I look forward to checking it out on video I guess. Thanks for writing this up.

  4. I managed to miss it at the Little Rock Film Festival, too. But there was only one showing of it and it was opposite a film I ended up loving (That Evening Sun), so no regrets. I hope this gets a real release so I can see it before it goes to DVD.

  5. Well from what I know about both of your tastes I think you'll like it. Craig, I can't believe it only got a proper week in L.A. It's going to begin it's third week here on Friday, but I suppose your market is much more saturated. And JB, you might want to keep an eye on that list of cities. They're going to Nashville, which is still a bit of a drive for you, but who knows. Maybe it will have to be on DVD, but it should be just as good as they're really not loads of concert footage.

  6. Weirdly, it's playing less than two hours from here July 9 (Nashville is more like 8-10). But I think I have out of town company that weekend, and it's at a heavy metal festival in rural Eastern Oklahoma. Not sure about that.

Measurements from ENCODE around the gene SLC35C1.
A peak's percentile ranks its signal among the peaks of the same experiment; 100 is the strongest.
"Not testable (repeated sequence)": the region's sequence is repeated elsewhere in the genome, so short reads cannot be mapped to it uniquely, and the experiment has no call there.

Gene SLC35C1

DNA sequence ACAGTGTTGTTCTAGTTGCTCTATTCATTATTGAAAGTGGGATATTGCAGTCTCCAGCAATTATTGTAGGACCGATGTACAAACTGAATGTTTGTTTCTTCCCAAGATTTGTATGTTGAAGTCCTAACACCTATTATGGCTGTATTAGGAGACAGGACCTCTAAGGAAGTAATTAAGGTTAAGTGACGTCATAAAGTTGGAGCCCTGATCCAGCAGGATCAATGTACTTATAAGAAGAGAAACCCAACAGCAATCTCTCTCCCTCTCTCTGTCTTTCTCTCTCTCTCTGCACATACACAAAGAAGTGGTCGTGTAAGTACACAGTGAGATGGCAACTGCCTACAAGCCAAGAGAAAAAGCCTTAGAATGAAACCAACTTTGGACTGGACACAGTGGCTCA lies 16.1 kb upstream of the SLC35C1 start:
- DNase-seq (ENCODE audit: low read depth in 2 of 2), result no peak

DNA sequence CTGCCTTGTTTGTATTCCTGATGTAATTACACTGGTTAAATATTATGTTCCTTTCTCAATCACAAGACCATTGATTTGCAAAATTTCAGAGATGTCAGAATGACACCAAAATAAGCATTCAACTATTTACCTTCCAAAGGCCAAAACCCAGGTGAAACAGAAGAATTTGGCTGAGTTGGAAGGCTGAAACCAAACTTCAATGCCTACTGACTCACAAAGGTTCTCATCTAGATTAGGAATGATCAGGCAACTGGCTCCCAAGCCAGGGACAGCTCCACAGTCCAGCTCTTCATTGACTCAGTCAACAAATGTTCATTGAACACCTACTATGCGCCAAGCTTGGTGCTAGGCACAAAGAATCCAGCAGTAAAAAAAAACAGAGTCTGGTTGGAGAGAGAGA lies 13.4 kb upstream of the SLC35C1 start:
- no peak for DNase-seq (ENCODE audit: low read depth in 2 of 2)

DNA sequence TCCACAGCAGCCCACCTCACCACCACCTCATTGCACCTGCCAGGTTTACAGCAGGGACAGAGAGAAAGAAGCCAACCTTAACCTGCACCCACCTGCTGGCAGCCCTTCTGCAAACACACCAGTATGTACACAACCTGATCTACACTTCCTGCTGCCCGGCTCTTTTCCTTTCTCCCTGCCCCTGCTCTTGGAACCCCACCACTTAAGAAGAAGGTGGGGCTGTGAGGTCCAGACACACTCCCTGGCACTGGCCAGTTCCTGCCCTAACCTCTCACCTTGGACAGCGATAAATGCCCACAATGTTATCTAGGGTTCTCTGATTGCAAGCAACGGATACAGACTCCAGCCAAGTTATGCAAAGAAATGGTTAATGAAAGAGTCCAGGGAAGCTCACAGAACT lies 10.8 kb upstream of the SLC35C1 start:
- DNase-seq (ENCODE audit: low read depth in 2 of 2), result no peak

But it's always a thought. Maybe Oklahoman heavy metal festivals are my natural habitat, and I've just never known it.

  7. Yeah I actually saw that one on the list, too, though it wasn't described as "The Anvil Experience", which is the film + performance. So I'd be nervous that the Oklahoma thing is really just a heavy metal festival without the film screening.

    I don't think Oklahoman heavy metal festivals are anybody's natural habitat, but you know I'd be curious to hear about it...

    Hold on, stop the presses! I don't know when you last looked, JB, but The Anvil Experience is happening in Little Rock on May 25 - check out the city list!